“You’ve got to give it (bouncers) to the Windies, otherwise they just get on the front foot and pogo you everywhere,” the 31-year-old told reporters.

“We’ll definitely give it to them, we give it to every team. You’ve got to use your two (permitted bouncers per over).

“The grounds are so small and the wickets are generally pretty flat, so you’ve got to use bouncers when you can.”

Another concern for the Australians, ahead of the match, is the form Windies opener Chris  Gayle, who cracked a 34 ball 50 in the first match.  Coulter-Nile believes aggression and pace will also be key in neutralising the Windies’ main threat up top.

“Oh, Starcy (Mitchell Starc) will knock his off pole out. It will be easy,” he said jokingly about the 39-year-old Gayle.

“You know he’s going to hit your good balls for four and hit your bad balls for six. Just keep as bowling as many good balls as you can we’ll stick a few up him.

“I think you just need to be aggressive at him. He’s still smacking them but he is getting older. I don’t know if he’s faced too much of Starcy and Paddy (Pat Cummins) recently but they’re bowling quick. So we’ll see how he handles that early,” Coulter-Nile added.

Windies all-rounder Andre Russell has urged statisticians to respect the speed of his pace bowling, following a short-ball barrage against Pakistan, which earned him two wickets in the team’s ICC World Cup opener.

The 31-year-old all-rounder proved a constant thorn in the side of the Pakistan batsmen as he bowled 16 rapid short balls.  Particularly troubled was Pakistan opener Fakhar Zaman as Russell’s 86mph bouncer ricocheted off his bat and helmet before hitting the stumps.

“A lot of people have been saying I have been coming in the team as a big hitter, but a lot of people don’t remember that I’m a fast bowler,” he said.

“I think they underestimate me. I have been getting jealous in the past couple of years! People have me as ‘a medium-pacer’. When I see Andre Russell come on the screen and I’m a medium pacer, I think, ‘Who are they talking to?’

“At the end of the day, I show them I can bowl 90mph and I just think they should put some respect on my name were ‘medium pace’ should go to ‘fast’.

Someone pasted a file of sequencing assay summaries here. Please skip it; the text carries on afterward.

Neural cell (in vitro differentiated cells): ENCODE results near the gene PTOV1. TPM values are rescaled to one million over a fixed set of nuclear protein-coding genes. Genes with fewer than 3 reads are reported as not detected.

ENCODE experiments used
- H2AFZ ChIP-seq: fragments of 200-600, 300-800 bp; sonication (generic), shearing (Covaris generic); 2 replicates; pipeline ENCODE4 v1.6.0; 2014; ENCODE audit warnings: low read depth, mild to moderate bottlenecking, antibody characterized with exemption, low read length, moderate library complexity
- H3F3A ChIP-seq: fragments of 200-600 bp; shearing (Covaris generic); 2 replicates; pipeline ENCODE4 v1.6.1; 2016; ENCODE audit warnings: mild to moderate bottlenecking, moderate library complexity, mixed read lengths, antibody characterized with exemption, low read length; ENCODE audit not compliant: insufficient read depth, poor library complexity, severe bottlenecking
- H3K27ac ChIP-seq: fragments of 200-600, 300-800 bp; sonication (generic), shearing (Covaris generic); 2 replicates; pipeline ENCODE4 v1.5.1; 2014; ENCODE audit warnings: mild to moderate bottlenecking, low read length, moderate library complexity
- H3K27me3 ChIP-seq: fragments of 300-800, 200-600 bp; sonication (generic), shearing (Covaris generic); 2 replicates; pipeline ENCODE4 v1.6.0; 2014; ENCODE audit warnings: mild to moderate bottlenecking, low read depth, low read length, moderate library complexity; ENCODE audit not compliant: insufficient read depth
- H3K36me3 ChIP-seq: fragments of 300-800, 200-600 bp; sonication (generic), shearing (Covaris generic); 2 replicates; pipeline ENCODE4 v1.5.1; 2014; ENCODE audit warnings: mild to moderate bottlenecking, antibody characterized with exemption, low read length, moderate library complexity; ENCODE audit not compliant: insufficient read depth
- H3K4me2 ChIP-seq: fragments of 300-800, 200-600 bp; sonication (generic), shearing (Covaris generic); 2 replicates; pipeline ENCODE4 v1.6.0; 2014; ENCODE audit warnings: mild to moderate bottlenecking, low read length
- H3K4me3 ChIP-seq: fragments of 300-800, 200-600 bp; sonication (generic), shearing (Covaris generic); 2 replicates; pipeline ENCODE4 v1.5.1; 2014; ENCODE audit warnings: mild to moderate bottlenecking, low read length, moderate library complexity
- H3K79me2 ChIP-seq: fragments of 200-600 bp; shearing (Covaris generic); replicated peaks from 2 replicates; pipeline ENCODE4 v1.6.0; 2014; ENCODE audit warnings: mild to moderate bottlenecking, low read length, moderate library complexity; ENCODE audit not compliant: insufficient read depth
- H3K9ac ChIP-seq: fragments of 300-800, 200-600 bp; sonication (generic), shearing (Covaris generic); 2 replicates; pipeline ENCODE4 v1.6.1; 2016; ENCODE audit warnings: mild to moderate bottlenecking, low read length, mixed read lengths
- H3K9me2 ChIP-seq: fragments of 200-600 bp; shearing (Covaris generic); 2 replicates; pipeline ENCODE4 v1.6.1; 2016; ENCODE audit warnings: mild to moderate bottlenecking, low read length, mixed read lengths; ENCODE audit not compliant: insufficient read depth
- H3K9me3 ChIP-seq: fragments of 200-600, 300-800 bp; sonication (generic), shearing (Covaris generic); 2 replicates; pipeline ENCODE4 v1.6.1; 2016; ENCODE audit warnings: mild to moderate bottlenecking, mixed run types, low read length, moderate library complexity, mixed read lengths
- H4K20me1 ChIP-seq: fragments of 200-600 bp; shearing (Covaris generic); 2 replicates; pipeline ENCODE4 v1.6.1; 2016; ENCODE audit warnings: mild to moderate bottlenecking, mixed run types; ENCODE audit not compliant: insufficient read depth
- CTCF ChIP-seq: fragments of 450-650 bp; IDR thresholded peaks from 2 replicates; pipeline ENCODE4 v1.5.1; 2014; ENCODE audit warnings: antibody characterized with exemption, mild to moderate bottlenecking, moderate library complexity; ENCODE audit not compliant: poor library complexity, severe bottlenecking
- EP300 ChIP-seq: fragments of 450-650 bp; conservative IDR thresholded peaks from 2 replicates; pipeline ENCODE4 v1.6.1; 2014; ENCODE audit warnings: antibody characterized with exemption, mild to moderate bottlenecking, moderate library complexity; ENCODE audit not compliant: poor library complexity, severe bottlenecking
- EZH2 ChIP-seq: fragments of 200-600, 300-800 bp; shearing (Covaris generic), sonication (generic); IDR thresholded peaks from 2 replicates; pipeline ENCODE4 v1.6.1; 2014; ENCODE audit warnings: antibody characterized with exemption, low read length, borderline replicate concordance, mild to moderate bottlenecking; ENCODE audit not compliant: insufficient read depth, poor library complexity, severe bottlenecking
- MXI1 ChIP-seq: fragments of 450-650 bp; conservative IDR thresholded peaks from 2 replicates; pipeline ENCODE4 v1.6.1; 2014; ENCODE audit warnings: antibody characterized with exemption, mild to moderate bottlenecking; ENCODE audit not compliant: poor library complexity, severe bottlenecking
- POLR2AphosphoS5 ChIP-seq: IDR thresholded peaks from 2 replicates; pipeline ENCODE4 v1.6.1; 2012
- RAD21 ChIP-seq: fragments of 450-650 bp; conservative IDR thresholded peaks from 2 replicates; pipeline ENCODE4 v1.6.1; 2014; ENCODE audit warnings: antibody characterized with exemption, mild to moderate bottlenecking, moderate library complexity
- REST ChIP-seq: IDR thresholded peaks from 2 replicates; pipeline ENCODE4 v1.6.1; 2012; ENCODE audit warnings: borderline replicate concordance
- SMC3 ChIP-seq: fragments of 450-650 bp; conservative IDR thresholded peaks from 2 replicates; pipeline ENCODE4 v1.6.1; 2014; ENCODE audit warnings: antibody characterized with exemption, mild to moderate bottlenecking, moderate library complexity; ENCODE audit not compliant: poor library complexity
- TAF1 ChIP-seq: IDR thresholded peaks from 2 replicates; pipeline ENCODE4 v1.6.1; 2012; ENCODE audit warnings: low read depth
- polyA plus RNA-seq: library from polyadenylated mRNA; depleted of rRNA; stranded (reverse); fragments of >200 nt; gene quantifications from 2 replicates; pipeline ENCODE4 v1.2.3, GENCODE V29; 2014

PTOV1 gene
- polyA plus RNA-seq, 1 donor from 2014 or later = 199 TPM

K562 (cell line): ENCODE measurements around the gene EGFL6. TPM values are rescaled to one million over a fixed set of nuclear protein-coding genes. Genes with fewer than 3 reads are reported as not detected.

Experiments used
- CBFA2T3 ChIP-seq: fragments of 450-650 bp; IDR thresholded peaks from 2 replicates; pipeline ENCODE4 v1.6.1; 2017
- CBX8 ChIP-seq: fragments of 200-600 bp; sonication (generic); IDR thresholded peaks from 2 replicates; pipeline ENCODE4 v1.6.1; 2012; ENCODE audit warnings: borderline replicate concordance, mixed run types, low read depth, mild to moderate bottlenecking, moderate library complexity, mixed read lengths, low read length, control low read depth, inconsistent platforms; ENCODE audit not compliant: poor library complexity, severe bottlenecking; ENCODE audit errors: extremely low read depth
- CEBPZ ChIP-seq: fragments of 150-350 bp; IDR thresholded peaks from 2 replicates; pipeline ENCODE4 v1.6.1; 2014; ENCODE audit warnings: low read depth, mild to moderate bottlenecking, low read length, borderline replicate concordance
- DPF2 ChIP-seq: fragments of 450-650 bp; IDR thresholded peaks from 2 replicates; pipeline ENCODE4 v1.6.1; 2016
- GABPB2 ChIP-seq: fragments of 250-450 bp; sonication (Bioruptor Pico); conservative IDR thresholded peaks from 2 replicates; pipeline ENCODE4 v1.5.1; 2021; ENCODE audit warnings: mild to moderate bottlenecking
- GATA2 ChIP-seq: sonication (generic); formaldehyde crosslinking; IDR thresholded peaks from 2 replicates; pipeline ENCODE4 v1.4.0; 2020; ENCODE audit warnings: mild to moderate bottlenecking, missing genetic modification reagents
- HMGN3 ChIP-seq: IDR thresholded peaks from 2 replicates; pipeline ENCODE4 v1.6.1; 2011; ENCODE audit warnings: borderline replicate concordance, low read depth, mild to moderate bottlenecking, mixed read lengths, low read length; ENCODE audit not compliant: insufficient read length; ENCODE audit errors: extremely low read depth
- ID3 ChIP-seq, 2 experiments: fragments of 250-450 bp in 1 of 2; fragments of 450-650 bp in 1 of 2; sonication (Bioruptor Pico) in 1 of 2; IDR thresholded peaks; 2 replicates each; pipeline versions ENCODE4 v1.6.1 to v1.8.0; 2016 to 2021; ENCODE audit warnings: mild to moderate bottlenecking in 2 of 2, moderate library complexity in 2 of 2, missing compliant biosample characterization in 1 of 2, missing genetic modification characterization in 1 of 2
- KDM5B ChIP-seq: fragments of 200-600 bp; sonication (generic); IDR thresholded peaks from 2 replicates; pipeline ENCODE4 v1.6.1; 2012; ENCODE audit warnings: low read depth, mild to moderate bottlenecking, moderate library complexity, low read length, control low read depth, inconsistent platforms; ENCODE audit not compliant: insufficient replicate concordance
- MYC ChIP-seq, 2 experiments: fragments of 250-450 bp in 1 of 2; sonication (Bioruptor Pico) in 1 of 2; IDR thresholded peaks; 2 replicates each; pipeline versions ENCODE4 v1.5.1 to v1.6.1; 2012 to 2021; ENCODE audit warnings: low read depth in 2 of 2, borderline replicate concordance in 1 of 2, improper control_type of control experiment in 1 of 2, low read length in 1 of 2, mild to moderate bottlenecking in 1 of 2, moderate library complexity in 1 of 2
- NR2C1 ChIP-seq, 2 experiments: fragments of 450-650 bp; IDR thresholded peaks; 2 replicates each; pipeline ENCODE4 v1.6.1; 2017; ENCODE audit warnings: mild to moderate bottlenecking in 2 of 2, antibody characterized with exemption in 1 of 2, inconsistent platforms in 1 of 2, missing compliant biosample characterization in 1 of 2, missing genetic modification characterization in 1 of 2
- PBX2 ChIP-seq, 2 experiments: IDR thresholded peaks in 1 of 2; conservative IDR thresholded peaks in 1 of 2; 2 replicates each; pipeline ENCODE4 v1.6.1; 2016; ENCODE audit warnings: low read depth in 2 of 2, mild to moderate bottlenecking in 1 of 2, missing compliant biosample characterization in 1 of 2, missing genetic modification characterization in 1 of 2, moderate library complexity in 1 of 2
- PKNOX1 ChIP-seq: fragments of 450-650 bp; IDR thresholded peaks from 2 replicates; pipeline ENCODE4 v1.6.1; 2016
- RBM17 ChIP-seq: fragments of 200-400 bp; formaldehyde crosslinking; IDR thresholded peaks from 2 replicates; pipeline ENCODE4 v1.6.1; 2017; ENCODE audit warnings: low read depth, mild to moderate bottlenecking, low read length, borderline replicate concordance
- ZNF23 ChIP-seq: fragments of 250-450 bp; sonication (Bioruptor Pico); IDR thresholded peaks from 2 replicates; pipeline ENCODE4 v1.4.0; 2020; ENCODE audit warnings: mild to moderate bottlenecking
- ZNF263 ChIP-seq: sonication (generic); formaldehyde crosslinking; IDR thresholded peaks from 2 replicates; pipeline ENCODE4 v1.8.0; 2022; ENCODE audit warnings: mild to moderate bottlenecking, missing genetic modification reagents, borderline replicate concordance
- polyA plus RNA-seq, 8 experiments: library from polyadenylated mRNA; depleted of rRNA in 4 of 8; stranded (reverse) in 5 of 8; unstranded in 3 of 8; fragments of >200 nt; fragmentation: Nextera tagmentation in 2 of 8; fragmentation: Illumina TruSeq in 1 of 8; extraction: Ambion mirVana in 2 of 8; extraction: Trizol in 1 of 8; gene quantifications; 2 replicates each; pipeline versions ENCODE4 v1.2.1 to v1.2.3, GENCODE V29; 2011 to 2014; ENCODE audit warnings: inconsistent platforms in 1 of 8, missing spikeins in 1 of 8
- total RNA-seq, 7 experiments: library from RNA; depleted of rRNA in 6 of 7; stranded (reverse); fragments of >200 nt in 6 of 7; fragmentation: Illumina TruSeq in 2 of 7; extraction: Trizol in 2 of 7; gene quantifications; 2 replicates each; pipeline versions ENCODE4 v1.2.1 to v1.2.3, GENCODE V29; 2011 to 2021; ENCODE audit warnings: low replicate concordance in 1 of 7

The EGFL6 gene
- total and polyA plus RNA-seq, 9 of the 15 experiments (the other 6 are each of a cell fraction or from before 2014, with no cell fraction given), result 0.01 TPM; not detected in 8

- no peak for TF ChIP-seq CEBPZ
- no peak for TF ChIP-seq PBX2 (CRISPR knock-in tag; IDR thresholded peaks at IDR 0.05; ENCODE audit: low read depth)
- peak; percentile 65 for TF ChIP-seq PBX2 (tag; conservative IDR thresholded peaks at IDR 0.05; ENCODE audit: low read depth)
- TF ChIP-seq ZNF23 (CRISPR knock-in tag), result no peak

Russell the innings ended with figures of 2 for 4 off three overs as Pakistan were bundled out for 105.  The West Indies went on to register a comfortable seven-wicket win.

 

Eyebrows were raised around the region after several high-profile players failed to find a home during Wednesday’s Caribbean Premier League (CPL) draft in London.

Leading the list of notable Caribbean absentees for the upcoming season were Lendl Simmons, Dwayne Smith, Sunil Ambris, Davendra Bishoo and Kevon Cooper. 

The case of Simmons is particularly surprising as things seem to have spun in a 180-degree direction.  Only a few months ago the player was selected as the first pick of the 2018 draft for the St Lucia Stars.

On that occasion, Simmons went for $US 160,000 after entering the draft for $US 70,000.  The Trinidadian native entered the draft at the same price but this time around but found no takers.

The much-travelled Simmons previously played for the Jamaica Tallahwahs, Guyana Amazon Warriors and St Kitts and Nevis Patriots.  The 36-year-old Smith, who previously opened for Barbados Tridents and Amazon Warriors, also found himself without a team after entering in the $US 70,000 category.

 Another stunning omission, maybe the most surprising, from the team selection was Barbadian born Englishman Jofra Archer, who was the most expensive ever Caribbean-born player for the 2018 IPL season.  The all-rounder also had several big performances in the Australia Big Bash League.  The player was recently selected for the England World Cup squad.

 

Legendary West Indies fast bowler Curtly Ambrose has picked the team to make a deep run at the ICC World Cup, which gets under way in England later this month.